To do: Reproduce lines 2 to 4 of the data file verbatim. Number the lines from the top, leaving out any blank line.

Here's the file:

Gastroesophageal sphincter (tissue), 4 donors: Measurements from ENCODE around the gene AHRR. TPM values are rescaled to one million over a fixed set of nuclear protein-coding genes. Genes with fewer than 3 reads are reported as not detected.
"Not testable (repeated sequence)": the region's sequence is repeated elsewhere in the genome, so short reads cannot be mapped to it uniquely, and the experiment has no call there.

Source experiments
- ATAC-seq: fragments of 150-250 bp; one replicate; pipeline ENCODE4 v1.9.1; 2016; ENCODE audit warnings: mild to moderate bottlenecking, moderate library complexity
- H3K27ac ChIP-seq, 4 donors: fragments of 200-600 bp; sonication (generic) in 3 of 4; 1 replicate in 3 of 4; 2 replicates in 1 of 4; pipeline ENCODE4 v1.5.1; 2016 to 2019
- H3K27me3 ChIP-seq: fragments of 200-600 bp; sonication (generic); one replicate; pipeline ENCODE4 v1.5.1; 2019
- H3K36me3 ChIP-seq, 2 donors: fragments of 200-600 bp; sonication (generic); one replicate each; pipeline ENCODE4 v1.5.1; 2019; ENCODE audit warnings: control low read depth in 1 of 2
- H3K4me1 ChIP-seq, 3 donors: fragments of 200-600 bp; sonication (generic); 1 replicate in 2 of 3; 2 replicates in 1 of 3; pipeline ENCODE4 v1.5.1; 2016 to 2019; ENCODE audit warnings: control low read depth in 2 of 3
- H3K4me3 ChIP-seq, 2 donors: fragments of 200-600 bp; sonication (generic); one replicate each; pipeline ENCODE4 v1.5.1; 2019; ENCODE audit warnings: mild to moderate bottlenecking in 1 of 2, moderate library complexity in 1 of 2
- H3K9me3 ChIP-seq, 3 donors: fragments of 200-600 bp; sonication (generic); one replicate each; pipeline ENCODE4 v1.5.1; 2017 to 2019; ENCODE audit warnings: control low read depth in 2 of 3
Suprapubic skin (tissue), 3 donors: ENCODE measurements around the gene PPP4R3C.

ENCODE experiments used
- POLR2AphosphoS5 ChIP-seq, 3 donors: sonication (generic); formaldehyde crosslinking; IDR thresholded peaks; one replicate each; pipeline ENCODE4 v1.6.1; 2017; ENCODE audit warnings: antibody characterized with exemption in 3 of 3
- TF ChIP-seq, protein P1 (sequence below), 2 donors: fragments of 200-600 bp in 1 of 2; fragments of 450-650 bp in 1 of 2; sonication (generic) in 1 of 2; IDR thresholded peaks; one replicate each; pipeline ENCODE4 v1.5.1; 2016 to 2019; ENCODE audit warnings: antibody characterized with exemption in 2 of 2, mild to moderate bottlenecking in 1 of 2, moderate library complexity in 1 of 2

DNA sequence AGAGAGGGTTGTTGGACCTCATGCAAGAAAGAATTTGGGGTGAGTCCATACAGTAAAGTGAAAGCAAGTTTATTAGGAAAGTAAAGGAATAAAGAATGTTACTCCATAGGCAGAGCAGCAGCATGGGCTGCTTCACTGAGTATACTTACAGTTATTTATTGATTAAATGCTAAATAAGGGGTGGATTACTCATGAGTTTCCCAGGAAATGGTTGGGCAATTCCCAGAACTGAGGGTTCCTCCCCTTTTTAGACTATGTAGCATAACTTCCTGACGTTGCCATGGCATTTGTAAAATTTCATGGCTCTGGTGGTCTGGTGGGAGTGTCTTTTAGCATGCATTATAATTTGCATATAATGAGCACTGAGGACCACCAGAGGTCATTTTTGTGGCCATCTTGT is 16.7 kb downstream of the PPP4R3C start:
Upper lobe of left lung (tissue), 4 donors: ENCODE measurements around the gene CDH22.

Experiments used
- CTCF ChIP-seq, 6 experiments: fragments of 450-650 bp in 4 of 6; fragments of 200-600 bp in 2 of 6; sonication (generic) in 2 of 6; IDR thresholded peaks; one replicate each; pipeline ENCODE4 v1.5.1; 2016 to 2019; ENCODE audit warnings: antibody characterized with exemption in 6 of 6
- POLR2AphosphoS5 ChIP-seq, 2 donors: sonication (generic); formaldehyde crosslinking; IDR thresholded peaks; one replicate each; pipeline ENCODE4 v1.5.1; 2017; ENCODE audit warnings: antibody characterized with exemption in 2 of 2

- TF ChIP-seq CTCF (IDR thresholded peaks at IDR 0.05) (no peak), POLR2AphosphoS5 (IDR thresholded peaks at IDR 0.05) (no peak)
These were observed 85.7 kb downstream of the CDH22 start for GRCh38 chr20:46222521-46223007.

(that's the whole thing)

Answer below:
"Not testable (repeated sequence)": the region's sequence is repeated elsewhere in the genome, so short reads cannot be mapped to it uniquely, and the experiment has no call there.

Source experiments
- ATAC-seq: fragments of 150-250 bp; one replicate; pipeline ENCODE4 v1.9.1; 2016; ENCODE audit warnings: mild to moderate bottlenecking, moderate library complexity